They say one of the biggest challenges this of year's long-distance, sled-dog race has been overcoming sickness in the dogs. Sometimes dogs pick up an infection, bacteria or virus when they come in contact with large numbers of other dogs, like at races.
"This year, it was very nasty," said musher Hans Gatt. "I have to say it just carries on, you know, forever it seems."
Marcelle Fressineau's kennel was also hard hit this winter.
"The young dogs were infected by the virus but I gave them rest and after it was OK," she said.
Musher Michelle Phillips says this year was nothing unusual for her team.
"Every year there's viruses going around; that's part of mushing," she said. "Yeah, my dogs have gotten sick. It's another reason why we go to early races so the dogs are exposed to those. That's just part of running dogs."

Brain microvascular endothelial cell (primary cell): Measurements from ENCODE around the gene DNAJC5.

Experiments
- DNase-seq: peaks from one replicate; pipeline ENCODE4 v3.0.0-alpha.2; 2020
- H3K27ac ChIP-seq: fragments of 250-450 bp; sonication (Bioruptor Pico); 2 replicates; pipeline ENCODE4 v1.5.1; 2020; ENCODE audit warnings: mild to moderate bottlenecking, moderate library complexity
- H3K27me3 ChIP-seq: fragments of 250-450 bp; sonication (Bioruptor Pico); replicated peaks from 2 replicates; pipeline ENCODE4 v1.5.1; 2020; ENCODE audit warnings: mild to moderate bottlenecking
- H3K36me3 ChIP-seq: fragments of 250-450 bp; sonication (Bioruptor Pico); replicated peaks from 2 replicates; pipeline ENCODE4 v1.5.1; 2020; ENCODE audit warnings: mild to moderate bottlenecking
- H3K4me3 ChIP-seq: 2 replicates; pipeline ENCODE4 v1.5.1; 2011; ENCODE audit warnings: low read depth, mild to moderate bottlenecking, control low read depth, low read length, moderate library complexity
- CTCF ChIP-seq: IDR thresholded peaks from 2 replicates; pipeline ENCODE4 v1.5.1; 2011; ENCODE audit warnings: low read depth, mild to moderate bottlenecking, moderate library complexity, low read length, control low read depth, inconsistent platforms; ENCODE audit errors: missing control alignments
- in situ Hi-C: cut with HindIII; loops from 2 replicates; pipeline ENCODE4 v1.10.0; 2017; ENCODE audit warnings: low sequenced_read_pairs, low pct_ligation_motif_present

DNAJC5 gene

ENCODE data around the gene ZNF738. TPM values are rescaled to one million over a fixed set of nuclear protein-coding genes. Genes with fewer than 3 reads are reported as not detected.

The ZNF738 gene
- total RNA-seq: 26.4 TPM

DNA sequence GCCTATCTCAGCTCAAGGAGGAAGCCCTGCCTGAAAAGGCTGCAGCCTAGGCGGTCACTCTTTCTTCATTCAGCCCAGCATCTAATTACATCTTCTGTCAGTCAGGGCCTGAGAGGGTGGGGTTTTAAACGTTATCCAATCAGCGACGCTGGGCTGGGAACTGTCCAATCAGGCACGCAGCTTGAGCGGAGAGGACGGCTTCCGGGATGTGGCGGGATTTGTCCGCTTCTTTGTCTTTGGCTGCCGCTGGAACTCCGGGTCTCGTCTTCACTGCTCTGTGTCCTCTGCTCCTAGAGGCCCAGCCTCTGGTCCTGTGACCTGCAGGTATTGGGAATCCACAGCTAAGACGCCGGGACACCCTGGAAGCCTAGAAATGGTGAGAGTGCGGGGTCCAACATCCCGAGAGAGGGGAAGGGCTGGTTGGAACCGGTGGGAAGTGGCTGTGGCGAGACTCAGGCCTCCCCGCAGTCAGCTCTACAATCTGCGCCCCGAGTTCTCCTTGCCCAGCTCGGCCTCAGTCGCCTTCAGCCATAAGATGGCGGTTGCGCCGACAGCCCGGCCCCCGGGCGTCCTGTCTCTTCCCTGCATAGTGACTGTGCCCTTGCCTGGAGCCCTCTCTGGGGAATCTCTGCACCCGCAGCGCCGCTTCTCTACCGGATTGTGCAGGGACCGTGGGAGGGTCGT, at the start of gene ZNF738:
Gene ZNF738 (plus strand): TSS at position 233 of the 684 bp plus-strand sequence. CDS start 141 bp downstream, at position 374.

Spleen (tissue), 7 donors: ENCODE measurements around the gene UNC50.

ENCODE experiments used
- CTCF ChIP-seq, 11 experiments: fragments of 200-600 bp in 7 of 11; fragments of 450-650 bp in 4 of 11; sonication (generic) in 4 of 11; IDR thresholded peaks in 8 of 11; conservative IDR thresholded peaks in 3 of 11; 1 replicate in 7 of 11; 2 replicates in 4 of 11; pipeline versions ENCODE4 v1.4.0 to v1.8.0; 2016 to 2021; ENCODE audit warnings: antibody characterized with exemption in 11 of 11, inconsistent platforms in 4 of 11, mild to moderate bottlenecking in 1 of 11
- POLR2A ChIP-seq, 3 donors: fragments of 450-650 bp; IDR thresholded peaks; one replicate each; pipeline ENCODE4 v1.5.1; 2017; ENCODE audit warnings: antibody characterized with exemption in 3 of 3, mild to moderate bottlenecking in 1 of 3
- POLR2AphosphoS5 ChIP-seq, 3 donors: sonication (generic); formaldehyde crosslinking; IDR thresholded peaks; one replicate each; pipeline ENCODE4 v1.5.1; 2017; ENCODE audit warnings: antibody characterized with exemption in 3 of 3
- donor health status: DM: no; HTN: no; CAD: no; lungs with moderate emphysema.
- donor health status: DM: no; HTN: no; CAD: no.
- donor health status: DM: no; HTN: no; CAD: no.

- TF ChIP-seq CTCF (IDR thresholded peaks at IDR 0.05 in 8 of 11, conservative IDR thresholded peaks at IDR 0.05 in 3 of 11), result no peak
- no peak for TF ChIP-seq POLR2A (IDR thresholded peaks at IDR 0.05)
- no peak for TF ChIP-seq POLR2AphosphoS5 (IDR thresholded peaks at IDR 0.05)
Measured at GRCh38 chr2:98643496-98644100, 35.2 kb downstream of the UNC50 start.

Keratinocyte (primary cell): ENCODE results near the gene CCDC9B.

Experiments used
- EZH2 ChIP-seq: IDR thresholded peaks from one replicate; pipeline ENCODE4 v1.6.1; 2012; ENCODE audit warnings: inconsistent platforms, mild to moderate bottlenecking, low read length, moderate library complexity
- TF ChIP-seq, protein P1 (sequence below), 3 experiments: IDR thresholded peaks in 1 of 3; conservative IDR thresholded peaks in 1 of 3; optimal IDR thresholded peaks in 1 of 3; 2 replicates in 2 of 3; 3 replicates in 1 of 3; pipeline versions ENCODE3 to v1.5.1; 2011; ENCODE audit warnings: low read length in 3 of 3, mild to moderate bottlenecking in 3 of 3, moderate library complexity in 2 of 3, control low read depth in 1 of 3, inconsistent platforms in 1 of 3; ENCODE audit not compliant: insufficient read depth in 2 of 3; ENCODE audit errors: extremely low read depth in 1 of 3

Veterinarian Dr. Jessica Heath says it can be difficult to know if the dogs are all sick from the same cause.
"Usually we have to do a lot of diagnostic tests in order to know what a dog is sick with," she said.
Doing that for an entire kennel is expensive.
"For a musher who's usually got 40-60 dogs in a kennel, it can be prohibitively expensive for them ... to figure out exactly what disease they have," said Heath.
Heath says the good news is you don't always have to know exactly what you're dealing with in order to treat dogs and make them feel better.
The Yukon teams are in good health at the moment and will join the other 66 teams at the Iditarod. The ceremonial start is in Anchorage on Saturday and the competitive race begins Sunday at Willow, Alaska.Suggest a correction